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Students encouraged to vote in Local Government elections

Media Release – Tuesday 3 September 2012


Students encouraged to vote in Local Government elections


A concerted push to ensure more tertiary students are on the electoral roll to vote in this year’s Local Government elections is proving a success.

Special efforts have been made by the Electoral Commission to get enrolment packs out to as many first-time voters as possible, resulting in more than 700 new enrolments in the last four weeks alone. This proactive approach has seen enrolment forms distributed at student halls of residence throughout New Zealand.

Pete Hodkinson, President of the NZ Union of Students’ Associations (NZUSA), has commended the initiative being shown by the Electoral Commission and the assistance it has sourced from Generation Zero, a youth-led organisation committed to getting New Zealand moving on climate change issues.

Pete Hodkinson: “At the end of the day, it’s about young people having their say in deciding what kind of future we have. Getting more young people on the roll and building momentum for a larger voter turnout in 2013 is hugely positive. It’s now up to organisations like NZUSA and Generation Zero to highlight the different policies and platforms being put forward by candidates that might motivate students to vote”.

Nina Atkinson of Generation Zero, said that the 2013 Local Government elections will be an important signal of where candidates stand on issues such as prioritising steps towards a low carbon future.

“We will be asking candidates to sign a pledge to prioritise policies that reduce carbon pollution and will be surveying candidates on their stances on key issues in different regions and publicising score cards with this information”.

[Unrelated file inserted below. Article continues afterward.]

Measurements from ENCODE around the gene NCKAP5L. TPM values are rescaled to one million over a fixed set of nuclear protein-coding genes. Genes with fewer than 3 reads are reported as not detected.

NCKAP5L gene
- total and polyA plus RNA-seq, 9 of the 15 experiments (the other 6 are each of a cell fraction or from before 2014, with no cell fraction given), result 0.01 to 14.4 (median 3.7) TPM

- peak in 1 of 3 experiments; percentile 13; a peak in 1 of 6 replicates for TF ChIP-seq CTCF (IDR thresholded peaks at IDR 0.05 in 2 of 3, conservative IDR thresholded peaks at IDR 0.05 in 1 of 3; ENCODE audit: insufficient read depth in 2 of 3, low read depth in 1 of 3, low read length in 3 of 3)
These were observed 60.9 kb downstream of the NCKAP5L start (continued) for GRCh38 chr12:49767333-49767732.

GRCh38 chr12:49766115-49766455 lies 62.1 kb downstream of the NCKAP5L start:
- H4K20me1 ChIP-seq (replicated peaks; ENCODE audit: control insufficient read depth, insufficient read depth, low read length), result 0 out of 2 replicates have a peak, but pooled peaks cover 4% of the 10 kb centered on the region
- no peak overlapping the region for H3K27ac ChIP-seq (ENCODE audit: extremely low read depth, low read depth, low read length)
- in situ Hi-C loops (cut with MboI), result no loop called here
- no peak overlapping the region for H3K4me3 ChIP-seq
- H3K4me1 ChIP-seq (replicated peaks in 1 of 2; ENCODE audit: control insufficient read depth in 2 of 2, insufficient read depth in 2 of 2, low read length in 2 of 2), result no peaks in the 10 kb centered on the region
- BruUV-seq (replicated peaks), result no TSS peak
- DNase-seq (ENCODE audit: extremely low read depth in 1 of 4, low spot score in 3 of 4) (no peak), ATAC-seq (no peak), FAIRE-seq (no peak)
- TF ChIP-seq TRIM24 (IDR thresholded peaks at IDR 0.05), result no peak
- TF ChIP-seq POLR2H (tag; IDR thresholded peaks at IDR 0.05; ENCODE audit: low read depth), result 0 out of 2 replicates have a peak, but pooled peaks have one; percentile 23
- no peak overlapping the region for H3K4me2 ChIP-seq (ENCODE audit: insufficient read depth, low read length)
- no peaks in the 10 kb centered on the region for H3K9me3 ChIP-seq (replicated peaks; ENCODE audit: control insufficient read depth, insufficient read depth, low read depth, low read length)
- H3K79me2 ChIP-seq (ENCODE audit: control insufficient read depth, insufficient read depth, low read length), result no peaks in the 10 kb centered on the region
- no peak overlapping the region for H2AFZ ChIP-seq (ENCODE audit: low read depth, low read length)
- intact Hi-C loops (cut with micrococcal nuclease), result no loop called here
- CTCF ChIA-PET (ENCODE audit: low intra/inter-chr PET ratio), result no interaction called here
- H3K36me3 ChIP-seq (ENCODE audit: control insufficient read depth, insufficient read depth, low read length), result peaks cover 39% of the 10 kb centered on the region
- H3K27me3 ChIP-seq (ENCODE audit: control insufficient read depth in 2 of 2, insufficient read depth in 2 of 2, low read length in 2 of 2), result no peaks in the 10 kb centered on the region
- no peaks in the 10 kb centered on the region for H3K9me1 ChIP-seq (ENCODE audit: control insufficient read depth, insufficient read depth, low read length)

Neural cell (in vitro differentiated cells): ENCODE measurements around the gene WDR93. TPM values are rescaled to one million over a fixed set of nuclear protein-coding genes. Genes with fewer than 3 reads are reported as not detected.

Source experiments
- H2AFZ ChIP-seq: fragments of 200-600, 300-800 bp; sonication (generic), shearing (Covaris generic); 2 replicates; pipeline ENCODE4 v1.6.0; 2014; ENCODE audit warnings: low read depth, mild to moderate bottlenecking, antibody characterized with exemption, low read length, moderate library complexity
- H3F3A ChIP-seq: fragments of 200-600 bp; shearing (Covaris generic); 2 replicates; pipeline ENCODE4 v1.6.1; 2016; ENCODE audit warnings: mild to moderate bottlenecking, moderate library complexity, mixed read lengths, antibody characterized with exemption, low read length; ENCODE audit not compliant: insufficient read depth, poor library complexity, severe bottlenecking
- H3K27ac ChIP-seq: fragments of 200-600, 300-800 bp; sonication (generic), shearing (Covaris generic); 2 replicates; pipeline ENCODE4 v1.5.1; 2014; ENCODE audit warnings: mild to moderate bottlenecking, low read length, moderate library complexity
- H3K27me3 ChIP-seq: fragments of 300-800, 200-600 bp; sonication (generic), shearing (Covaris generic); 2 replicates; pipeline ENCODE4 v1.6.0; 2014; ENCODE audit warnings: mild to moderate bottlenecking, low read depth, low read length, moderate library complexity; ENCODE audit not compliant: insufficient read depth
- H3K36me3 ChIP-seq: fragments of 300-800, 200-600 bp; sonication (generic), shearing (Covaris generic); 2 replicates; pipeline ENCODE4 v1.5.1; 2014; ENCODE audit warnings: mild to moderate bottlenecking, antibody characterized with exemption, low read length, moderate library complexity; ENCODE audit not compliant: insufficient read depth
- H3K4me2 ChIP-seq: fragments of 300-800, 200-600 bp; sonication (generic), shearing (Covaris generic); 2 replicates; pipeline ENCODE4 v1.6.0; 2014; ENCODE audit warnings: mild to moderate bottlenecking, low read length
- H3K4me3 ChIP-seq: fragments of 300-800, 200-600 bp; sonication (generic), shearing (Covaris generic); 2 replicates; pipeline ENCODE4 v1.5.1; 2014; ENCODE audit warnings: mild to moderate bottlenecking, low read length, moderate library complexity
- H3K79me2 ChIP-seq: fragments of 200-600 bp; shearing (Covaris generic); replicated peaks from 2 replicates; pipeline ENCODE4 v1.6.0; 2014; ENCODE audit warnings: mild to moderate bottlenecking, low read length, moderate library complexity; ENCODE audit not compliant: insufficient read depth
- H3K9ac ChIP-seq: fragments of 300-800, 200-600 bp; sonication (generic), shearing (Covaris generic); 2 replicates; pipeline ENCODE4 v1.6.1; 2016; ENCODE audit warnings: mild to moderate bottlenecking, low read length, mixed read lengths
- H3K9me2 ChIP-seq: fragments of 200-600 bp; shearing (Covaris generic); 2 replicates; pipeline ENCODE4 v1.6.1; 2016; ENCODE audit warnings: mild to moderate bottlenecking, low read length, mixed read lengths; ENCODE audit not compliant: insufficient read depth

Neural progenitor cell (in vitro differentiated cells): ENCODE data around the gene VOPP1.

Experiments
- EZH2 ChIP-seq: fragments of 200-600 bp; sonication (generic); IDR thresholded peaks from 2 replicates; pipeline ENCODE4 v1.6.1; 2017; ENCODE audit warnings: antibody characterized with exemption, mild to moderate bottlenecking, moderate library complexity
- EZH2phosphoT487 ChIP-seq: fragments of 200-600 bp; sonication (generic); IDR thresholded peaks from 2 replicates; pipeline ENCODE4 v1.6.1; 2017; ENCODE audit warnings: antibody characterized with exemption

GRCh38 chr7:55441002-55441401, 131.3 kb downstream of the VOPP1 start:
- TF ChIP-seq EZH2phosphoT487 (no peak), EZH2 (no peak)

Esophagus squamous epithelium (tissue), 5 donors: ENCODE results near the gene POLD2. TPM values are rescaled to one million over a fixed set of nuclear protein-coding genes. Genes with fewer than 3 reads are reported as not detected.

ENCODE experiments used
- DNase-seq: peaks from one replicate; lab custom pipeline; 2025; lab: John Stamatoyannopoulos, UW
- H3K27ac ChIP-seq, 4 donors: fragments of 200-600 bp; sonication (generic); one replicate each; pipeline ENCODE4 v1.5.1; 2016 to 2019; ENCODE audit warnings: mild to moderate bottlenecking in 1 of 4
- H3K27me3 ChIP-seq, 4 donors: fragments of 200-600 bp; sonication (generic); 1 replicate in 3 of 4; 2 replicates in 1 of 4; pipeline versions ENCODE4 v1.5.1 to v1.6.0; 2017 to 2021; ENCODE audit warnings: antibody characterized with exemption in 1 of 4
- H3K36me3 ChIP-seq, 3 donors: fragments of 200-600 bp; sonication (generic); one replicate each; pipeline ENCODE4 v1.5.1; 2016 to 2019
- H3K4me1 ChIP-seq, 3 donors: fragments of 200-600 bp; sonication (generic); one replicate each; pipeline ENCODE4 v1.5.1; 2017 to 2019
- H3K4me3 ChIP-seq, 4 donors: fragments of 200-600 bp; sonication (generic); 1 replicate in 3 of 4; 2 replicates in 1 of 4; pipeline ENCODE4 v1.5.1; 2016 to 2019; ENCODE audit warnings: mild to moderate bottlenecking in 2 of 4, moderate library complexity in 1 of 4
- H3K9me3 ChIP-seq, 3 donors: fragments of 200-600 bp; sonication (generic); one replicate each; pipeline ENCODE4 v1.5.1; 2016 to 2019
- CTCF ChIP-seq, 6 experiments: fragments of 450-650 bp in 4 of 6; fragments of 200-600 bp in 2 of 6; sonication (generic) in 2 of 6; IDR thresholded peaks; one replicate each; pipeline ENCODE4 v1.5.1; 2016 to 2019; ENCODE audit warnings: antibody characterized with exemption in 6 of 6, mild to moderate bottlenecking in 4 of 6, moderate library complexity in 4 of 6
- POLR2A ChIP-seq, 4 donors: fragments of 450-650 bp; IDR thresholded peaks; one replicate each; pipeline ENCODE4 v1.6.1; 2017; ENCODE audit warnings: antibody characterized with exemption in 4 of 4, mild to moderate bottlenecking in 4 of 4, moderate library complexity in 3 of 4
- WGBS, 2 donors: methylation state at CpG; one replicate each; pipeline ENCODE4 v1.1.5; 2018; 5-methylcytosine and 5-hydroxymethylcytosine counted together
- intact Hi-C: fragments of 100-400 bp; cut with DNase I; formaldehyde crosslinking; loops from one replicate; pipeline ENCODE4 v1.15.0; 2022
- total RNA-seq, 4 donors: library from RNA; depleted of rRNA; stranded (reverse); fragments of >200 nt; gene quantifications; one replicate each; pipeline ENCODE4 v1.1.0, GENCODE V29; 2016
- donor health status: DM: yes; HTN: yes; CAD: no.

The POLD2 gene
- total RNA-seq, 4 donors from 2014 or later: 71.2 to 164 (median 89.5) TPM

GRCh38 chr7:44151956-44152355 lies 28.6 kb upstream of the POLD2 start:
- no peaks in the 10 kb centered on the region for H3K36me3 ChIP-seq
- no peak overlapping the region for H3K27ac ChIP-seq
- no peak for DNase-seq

“Looking further ahead we’re also really encouraged at the Government’s announcement that full online voter enrolment has been introduced as part of the changes to electoral law. This has the potential to make a big difference to participation, particularly for first time voters and young New Zealanders”.

Pete Hodkinson urged everyone who is eligible to vote in the local body elections to examine the issues that will impact most on their lives.

“People often underestimate the important role played by local government, and the fact that their vote influences the type of attention councils give to the issues they care most about.

“One of the stand-out examples of what can be achieved when students and councils communicate well with each other is the memorandum of understanding signed earlier this year by the Otago University Students’ Association (OUSA) and Dunedin City Council.

“NZUSA believes the practical areas of focus identified by OUSA and Dunedin City Council – such as better housing, use of public transport and building on a strong sense of community resilience – are universal across all regions of New Zealand that students live and study in.

“The quality of housing that students pay to live in is a case in point of the need to introduce measures such as a warrant of fitness. These are the types of issues that candidates for the elections in October need to speak up about if they want students to vote.”

OUSA President Francisco Hernandez, who is now standing for election to the Dunedin City Council, said that the memorandum of understanding with students in Dunedin is something all student associations could aspire to. “It offers the way forward for constructive engagement”.

NZUSA and Generation Zero will shortly release a video “call to action” to encourage students to exercise their right to vote in the Local Government elections which close on 12 October.

ENDS

© Scoop Media

 
 
 
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